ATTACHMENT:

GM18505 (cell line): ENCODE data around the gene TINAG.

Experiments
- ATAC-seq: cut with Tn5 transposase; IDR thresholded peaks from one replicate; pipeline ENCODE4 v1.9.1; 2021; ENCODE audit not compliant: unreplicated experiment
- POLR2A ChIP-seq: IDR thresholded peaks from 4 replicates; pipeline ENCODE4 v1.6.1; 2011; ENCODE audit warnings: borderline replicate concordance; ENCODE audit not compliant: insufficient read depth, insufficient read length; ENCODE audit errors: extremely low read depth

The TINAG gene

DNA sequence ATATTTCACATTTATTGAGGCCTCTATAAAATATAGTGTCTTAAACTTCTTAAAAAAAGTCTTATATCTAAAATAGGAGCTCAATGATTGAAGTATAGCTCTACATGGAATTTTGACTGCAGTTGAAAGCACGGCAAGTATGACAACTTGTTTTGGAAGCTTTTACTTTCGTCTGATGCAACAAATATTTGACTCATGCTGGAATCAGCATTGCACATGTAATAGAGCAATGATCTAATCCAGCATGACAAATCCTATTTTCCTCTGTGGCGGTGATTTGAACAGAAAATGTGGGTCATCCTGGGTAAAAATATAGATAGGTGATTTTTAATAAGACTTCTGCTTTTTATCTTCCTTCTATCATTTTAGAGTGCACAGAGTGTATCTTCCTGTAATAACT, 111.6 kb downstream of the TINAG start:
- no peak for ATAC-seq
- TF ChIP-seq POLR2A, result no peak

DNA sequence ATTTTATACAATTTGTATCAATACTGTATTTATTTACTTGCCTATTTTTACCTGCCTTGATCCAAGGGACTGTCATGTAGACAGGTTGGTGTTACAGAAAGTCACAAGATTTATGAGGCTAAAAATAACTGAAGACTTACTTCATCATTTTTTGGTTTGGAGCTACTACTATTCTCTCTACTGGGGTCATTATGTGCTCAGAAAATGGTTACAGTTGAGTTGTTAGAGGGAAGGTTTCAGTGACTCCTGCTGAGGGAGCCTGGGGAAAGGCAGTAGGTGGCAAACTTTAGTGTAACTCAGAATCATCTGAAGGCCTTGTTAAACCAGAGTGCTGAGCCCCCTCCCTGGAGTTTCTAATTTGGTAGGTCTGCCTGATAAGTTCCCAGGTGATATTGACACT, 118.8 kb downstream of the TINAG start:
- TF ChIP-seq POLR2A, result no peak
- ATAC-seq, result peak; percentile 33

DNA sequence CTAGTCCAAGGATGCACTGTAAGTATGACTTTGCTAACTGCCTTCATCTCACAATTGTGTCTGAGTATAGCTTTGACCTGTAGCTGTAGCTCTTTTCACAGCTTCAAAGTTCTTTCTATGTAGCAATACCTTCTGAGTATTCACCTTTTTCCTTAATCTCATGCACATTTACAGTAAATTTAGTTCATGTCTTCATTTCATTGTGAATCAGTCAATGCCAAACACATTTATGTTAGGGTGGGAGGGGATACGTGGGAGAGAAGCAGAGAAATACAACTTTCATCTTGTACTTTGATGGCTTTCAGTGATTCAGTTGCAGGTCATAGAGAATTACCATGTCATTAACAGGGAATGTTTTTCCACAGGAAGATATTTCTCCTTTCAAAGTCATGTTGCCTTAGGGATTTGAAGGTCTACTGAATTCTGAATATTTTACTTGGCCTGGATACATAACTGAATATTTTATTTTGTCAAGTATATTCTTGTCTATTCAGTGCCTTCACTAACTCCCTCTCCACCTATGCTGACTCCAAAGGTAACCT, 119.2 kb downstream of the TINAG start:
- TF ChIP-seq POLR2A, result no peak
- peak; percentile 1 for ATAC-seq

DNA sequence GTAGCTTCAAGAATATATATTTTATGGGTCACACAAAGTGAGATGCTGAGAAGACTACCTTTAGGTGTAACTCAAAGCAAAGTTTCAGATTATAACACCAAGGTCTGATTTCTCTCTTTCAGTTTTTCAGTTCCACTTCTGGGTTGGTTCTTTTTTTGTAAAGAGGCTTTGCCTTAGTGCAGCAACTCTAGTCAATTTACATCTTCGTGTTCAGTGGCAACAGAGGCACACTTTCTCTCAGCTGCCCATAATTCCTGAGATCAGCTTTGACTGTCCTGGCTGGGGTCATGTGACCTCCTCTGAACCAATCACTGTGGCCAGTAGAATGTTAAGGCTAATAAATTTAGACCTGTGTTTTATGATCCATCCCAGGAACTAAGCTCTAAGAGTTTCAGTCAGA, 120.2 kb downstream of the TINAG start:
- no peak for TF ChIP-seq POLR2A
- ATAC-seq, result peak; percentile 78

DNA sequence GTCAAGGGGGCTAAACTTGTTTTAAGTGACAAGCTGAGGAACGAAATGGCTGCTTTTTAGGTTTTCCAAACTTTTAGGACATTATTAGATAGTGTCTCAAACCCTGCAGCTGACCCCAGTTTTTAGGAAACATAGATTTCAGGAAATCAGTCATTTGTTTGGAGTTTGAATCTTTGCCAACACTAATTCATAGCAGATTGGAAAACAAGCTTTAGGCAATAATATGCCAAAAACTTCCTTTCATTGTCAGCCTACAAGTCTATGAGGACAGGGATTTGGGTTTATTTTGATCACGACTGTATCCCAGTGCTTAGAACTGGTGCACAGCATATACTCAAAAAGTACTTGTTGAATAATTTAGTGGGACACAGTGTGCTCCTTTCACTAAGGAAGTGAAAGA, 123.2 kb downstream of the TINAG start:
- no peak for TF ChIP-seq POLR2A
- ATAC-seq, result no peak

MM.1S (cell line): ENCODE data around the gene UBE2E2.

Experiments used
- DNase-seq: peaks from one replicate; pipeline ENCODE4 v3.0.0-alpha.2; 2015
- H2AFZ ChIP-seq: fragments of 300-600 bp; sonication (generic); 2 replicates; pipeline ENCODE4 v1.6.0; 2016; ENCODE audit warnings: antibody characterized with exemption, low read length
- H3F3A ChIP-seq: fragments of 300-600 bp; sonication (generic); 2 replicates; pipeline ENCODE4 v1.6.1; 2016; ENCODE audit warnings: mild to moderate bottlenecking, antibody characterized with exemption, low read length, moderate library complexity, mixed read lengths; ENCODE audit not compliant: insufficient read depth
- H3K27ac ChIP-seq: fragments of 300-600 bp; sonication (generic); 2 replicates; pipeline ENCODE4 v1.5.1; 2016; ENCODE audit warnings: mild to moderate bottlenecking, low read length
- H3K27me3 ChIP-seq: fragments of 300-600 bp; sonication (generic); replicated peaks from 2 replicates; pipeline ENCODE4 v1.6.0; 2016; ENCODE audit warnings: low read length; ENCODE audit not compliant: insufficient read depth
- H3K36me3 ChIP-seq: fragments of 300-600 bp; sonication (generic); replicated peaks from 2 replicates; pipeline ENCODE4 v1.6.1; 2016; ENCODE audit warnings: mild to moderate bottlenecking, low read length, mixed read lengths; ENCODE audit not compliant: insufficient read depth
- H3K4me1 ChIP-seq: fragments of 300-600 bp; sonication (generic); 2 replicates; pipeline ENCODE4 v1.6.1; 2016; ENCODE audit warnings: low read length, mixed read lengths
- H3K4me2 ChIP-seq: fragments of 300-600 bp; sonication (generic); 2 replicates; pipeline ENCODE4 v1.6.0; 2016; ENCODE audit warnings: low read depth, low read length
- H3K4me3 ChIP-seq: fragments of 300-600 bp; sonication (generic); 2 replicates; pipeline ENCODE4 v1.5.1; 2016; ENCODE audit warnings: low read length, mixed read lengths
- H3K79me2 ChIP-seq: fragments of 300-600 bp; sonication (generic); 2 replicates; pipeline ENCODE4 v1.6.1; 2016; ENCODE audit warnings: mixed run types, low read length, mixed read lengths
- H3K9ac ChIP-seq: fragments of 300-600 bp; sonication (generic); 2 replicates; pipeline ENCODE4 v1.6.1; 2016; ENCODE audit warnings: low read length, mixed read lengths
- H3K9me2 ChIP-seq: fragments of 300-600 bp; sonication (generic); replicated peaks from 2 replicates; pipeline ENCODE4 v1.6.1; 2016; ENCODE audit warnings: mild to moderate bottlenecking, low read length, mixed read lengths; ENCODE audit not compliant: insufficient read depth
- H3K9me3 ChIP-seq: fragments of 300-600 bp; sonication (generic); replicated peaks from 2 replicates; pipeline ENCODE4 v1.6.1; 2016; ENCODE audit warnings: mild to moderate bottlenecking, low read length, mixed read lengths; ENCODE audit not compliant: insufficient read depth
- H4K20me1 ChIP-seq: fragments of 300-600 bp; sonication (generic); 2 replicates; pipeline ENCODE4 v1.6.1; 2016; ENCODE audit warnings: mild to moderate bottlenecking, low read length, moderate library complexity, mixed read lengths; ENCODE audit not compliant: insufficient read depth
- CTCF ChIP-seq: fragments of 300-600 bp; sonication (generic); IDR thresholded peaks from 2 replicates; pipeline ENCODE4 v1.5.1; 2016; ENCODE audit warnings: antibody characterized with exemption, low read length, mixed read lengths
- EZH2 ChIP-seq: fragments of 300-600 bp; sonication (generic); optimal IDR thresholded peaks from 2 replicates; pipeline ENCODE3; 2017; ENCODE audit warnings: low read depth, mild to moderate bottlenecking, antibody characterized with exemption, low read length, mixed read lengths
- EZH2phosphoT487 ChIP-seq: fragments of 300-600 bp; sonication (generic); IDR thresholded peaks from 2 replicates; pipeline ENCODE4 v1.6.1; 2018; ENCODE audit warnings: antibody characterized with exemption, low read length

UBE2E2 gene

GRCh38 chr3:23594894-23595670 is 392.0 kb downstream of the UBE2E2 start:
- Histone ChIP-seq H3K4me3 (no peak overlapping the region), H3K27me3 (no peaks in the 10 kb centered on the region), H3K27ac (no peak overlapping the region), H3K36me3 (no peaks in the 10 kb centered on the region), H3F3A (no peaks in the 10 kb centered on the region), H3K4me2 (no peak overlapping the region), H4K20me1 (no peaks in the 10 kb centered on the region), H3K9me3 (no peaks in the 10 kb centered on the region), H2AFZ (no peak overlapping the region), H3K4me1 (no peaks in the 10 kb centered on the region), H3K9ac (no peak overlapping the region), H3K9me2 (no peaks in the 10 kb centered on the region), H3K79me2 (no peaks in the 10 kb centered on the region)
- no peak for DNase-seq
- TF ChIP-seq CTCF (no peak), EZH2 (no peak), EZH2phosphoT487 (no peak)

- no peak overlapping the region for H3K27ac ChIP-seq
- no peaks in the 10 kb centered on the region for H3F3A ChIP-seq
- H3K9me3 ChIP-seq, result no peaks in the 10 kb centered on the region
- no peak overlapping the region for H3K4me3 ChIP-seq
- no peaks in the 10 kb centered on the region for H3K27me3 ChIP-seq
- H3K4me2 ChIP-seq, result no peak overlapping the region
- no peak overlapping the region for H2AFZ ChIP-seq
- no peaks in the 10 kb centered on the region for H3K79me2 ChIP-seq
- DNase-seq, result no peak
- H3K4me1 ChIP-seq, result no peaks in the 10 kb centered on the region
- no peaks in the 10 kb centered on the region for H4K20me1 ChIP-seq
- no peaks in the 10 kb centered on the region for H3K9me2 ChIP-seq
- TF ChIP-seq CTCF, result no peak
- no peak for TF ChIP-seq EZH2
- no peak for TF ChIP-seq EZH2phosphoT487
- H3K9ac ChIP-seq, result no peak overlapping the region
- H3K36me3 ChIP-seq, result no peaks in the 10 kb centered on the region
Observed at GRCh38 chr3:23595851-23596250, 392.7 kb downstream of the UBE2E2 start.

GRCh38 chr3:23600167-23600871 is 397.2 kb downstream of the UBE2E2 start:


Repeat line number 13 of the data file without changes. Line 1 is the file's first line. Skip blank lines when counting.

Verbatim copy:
- TF ChIP-seq POLR2A, result no peak